Editor’s Note: The picture above was taken just moments after the events described below, a testament to the healing power of being on a boat, safe and sound for the night, and post-sail drinks.

 

I will never forget it.  Our first solo sail!

It was October of 2014 and we were anxiously excited. We’d been on two sailing adventures – once during our 10 day sailing school with Sunsail in the BVI (with the greatest sailing instructor and quite possibly the greatest human in the land, Matt Holt) and then once two years later with the friends we’d taken the course with.

But this time, it was just us, Sanchrissa IV, zero wind, and a bank house of nervous anticipation. We motored out of the marina toward our first destination of the trip: Norman Island. After about 30 minutes, the wind picked up and with that good fortune my husband exclaimed “Let’s put up the sails!”

“Great idea!” I said. Then silence. “How do we do that?”

See, this whole sailing thing did not come easy to me. Mechanical stuff isn’t really my bag; I sit at a computer all day. It had been two years since we’d sailed and apparently it wasn’t exactly (at all) like riding a bike. Fortunately, my husband remembered more than I did, and together we roughly pieced together a course of action: I would sail us into the wind and he would raise the sails.

Best laid plans.

Suffice it to say, I struggled mightily to keep us “in the wind” and rather had us pretty much going in circles, trying to manage the halyard while trying to figure out where the wind was, and…this part is key…stress out mightily about what our little twirling boat must have looked like to the other more capable skippers on the Sir Frances Drake Channel. That was the worst. Surely by days end all of the radio traffic would be about our ineptitude. Was Sunsail, our charter company, going to come find us and escort us back to the base?

By the time we got the sail up I was a basket case. And the wind had completely died down.

We took down the sail and motored to our destination with plans to pick up a mooring ball. My husband grabbed the boat hook, headed to the bow, and as we slowly approached we saw that about half of the mooring balls were free and the other half had boats with relaxed crew members enjoying their afternoon cocktails and watching us approach. Crap.

“This is all I need,” I thought. “An audience”. Expletives ensued. My blood pressure escalated and my tone of voice became a bit (a lot) more high pitched and urgent. You would have thought I was preparing to execute a balance beam routine in the Olympics. One shot, or you’ll lose the gold and be an international disgrace. SO. MUCH. PRESSURE.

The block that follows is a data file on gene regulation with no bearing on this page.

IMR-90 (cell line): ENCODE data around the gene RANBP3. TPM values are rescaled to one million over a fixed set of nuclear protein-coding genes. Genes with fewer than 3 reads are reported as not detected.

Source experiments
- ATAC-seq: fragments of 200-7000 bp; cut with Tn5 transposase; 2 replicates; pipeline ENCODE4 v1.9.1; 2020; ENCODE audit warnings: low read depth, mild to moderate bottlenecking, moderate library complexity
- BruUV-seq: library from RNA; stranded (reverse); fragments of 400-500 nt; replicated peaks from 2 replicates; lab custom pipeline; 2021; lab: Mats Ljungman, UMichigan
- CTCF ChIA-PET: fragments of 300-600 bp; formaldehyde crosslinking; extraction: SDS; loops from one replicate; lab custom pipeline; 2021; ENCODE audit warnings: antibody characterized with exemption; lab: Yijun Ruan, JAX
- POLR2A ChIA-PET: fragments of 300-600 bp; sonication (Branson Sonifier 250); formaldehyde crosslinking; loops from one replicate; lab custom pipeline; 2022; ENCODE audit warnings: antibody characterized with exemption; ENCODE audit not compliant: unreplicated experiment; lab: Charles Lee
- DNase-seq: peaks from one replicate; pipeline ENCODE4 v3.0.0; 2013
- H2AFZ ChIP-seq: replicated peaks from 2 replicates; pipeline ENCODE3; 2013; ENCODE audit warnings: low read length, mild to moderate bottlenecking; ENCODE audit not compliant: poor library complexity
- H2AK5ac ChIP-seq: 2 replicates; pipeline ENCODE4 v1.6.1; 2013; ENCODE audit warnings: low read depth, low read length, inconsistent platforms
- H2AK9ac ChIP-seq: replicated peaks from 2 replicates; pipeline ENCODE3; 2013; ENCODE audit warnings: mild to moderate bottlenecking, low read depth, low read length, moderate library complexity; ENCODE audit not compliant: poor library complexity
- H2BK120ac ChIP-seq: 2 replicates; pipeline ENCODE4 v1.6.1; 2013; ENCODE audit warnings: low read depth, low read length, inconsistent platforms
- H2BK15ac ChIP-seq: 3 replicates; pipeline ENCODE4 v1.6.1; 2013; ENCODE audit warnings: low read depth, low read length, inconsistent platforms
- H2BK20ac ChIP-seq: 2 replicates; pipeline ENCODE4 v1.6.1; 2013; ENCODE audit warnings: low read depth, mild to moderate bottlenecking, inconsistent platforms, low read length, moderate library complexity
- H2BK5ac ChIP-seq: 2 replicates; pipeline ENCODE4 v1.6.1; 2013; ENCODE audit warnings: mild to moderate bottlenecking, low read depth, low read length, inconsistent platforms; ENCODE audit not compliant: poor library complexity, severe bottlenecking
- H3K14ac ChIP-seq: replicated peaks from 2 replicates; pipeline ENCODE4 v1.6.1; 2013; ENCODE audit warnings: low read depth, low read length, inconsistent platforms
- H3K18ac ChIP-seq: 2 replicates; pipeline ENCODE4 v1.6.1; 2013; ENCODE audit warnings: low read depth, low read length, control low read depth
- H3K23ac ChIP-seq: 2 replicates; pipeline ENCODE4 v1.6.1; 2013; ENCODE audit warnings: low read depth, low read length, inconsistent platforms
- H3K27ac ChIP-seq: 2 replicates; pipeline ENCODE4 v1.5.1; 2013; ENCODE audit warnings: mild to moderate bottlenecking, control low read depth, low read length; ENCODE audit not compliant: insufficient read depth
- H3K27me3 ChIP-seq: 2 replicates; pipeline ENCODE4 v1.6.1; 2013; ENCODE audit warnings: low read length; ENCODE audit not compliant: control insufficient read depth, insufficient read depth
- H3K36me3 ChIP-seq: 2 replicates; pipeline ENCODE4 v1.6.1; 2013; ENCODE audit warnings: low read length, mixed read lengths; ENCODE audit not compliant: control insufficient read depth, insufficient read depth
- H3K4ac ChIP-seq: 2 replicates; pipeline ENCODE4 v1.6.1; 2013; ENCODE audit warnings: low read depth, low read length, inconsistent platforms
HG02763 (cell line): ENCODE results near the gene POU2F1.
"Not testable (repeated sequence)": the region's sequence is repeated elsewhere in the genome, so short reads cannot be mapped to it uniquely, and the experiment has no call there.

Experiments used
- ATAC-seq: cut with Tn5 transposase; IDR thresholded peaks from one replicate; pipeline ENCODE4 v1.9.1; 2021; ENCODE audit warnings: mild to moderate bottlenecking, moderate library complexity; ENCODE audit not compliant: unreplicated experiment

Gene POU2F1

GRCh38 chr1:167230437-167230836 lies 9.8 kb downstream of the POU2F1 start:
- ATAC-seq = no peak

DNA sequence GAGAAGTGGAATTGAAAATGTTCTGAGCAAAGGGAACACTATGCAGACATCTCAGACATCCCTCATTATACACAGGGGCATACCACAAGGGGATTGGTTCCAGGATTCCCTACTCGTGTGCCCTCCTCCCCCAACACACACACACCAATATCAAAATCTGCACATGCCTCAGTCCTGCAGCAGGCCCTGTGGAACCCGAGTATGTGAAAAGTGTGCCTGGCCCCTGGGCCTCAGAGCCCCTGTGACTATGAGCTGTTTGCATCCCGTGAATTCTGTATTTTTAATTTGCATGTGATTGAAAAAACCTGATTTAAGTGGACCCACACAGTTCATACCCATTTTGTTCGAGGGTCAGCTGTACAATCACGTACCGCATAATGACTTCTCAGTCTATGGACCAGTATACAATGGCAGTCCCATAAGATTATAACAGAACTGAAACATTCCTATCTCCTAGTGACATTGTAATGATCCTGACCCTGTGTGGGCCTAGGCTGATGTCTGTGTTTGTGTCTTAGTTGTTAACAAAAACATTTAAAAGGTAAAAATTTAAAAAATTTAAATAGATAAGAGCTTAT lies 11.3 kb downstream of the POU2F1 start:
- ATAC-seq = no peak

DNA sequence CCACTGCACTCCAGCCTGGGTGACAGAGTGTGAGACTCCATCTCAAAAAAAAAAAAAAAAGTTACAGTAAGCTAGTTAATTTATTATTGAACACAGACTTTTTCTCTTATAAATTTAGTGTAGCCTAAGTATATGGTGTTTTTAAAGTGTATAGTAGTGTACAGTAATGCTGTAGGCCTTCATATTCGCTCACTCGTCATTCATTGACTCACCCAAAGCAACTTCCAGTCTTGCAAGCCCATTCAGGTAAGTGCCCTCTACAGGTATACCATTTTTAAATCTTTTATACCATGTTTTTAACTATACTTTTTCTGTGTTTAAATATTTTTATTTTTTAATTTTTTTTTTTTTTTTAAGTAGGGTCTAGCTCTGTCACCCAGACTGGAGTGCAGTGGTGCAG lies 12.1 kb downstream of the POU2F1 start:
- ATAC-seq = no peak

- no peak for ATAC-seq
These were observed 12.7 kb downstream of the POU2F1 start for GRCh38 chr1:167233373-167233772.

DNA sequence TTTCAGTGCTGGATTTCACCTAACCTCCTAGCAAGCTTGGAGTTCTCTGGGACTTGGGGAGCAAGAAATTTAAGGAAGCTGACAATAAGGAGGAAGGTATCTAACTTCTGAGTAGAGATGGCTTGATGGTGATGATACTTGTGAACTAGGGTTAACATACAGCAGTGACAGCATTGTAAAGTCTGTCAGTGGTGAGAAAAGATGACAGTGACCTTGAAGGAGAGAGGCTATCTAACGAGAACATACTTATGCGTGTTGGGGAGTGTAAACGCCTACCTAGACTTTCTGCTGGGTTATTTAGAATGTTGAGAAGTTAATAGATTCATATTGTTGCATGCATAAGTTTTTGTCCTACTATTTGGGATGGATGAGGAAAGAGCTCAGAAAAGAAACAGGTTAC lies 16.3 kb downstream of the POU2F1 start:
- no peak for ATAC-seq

We took one pass at the mooring ball, and I missed it. The Horror! Then another pass. Then another pass. AAARRRRGGGG. I was having a full-blown conniption at this point and could practically feel the other boats mocking us. I loathed them all. We finally were successful and began drinking immediately (see photo).

Now, of course this drama was only in my head, and thus, the title and theme of this very helpful blog. The reality is that no one cares whatsoever.  All sailors miss mooring balls from time to time. Everyone recognizes that when you are new things take longer, and no one is paying any attention to what you are doing unless you are carelessly putting yourself or others at risk.

In other words, Chill the F Out.

This is hands-down the biggest lesson I had to learn the first few times out. Here are a few important takeaways to avoid an unplanned aneurism the first few times you sail:

  1. It isn’t a timed event. Go slow and communicate with your partner.  Using a tone that is this side of frantic also appears to be helpful.
  2. When turning into the wind, do it slowly – no big moves – otherwise you over-correct and go in circles, or at least in half circles which isn’t going to do anyone any good.
  3. If it is just the two of you and you are steering, hang onto the halyard with one hand (this is the sheet (rope) that is used to hoist the main sail) so you can steer and simultaneously pull the halyard’s slack into the boat to keep it from bunching up and getting tangled on deck.
  4. Auto Pilot! Hooray! If you are seriously struggling, get directly into the wind and put it into auto pilot. I don’t do this as much now, but it sure came in handy when we were first learning.
  5. Give yourself a break. It gets easier – much easier! Now some of you are probably pros out of the gate. Good for you. I wasn’t, but like anything else, practice makes perfect, or at least makes better. And in any case you are the only person who is going to know.

You are on a boat.

Relax.